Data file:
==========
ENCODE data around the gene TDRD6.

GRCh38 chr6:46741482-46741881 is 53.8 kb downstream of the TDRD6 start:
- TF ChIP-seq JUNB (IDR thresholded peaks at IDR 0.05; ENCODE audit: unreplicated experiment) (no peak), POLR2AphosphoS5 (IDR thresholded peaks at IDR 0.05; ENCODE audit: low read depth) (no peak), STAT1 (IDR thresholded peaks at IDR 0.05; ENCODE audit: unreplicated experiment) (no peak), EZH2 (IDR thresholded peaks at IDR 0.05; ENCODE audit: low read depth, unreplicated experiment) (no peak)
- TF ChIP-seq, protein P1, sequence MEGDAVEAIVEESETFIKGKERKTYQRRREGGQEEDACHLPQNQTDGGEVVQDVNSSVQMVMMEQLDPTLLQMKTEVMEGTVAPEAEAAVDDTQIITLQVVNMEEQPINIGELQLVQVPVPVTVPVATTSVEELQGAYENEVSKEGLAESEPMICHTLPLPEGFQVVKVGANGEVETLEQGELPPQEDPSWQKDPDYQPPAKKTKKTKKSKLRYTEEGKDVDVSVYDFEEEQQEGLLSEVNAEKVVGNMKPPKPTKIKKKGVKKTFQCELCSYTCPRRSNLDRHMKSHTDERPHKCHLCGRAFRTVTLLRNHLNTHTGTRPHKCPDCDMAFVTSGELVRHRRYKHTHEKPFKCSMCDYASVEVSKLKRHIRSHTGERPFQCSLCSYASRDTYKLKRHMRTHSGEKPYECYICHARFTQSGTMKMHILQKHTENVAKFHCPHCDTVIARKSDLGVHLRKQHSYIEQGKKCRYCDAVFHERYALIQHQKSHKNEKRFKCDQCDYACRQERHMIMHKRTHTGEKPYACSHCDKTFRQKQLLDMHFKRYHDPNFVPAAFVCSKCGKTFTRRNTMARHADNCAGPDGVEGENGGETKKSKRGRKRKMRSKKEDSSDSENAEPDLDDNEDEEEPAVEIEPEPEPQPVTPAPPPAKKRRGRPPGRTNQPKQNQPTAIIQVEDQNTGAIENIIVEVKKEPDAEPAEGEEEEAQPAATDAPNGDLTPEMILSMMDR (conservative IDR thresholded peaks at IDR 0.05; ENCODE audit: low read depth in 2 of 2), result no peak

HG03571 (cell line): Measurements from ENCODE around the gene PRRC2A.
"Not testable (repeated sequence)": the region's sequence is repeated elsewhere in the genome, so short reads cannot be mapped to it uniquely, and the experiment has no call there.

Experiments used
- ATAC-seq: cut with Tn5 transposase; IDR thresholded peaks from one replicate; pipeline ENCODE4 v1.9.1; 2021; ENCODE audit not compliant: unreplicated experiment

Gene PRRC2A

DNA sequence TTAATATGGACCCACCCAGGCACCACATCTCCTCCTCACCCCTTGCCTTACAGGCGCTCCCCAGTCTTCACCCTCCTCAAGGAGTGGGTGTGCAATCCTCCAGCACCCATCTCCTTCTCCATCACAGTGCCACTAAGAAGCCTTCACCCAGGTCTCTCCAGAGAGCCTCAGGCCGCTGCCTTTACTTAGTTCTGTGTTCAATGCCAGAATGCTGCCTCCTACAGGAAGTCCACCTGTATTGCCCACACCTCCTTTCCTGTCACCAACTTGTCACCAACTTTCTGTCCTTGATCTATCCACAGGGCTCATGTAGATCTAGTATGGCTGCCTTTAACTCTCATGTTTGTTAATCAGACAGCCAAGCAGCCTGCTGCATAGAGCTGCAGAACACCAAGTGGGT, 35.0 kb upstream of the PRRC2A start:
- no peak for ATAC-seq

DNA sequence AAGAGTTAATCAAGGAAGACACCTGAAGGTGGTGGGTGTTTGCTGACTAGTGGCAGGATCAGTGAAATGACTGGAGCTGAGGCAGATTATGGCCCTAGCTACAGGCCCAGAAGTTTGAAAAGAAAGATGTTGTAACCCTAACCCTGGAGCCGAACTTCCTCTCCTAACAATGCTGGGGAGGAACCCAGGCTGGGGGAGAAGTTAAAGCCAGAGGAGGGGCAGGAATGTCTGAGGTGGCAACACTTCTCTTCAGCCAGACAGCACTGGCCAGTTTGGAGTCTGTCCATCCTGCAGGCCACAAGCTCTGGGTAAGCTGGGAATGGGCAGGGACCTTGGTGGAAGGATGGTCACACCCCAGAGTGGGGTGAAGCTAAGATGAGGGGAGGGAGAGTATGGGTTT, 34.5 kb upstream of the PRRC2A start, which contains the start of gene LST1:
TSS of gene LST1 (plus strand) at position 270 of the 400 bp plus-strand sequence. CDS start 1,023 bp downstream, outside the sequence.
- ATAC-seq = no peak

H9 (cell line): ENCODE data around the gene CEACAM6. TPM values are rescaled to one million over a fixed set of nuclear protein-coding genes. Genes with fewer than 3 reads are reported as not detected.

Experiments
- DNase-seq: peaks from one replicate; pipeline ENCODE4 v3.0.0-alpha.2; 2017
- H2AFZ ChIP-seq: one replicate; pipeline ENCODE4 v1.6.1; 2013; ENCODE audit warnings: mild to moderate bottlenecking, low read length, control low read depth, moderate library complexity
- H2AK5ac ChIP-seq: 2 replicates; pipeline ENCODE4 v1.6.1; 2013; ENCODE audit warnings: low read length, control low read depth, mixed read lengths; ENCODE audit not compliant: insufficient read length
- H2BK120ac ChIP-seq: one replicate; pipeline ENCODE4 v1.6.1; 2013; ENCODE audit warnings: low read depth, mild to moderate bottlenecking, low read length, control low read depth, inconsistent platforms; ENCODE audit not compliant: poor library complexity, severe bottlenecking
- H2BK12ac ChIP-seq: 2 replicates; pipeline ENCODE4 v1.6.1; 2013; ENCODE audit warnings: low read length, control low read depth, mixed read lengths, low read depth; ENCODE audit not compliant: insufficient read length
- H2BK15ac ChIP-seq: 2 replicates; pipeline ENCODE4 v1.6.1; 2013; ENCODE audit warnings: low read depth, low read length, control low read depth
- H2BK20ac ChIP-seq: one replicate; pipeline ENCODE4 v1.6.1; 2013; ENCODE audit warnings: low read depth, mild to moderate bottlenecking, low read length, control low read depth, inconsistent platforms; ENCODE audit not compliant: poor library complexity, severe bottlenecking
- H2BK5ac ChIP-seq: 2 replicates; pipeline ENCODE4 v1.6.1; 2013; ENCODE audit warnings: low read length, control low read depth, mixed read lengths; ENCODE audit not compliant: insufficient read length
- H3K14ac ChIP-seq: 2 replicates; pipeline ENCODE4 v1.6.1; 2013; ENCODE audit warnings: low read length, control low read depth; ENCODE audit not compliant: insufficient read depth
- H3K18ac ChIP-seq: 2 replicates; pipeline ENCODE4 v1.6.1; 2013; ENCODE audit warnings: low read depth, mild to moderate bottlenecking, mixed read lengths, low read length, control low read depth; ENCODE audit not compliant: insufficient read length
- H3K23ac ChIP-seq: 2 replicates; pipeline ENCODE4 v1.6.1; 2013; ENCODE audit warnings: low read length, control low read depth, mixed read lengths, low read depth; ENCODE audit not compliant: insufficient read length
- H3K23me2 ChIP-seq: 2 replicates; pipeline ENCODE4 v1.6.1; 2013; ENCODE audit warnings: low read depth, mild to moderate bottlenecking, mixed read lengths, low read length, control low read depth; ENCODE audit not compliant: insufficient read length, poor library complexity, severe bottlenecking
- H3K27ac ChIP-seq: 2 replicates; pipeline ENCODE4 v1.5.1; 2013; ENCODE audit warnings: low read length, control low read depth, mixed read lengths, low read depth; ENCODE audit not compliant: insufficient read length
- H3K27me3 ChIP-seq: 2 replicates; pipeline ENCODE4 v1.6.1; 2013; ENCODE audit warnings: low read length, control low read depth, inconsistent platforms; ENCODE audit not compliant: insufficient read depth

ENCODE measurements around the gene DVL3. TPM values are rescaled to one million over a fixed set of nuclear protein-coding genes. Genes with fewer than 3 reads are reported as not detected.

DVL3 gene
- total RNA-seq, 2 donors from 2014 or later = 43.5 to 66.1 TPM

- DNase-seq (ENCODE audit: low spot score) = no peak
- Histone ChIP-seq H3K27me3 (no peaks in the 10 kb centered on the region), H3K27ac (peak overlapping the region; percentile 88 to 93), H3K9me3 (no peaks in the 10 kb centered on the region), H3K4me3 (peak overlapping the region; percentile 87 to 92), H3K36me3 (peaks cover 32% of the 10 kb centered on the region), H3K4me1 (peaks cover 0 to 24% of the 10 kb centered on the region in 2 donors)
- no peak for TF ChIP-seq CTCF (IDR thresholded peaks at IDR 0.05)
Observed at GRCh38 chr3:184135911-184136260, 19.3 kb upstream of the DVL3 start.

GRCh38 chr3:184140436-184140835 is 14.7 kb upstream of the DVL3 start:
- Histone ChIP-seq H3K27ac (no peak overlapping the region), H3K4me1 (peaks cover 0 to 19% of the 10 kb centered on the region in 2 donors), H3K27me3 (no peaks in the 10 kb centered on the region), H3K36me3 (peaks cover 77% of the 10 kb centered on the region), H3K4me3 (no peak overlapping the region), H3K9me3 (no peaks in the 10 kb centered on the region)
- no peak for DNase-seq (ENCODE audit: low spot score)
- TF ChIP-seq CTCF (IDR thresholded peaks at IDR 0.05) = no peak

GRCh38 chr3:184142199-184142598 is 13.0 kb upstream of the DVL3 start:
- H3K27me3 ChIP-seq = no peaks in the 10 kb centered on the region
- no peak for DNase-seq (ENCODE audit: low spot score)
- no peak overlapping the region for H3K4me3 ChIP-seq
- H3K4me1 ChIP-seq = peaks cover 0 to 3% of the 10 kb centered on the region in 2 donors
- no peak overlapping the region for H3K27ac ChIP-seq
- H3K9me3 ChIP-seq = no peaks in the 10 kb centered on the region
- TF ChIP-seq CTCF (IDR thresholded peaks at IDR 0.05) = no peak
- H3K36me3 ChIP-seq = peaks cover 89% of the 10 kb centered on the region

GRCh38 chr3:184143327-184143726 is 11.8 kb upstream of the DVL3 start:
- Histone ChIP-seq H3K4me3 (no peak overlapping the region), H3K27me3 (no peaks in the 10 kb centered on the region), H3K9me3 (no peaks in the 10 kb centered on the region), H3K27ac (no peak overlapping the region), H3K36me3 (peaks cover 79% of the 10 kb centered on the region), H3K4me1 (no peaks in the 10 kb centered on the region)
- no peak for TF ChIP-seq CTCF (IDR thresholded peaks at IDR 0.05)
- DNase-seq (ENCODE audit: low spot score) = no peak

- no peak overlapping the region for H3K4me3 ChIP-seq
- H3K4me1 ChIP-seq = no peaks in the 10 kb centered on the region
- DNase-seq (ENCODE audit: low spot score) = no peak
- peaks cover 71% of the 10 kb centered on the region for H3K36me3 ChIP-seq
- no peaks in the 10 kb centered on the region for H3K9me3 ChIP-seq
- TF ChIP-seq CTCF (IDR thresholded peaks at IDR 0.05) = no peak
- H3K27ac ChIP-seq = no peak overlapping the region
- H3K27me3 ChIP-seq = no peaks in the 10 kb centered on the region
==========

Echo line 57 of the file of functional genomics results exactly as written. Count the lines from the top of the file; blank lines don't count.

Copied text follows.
- DNase-seq (ENCODE audit: low spot score) = no peak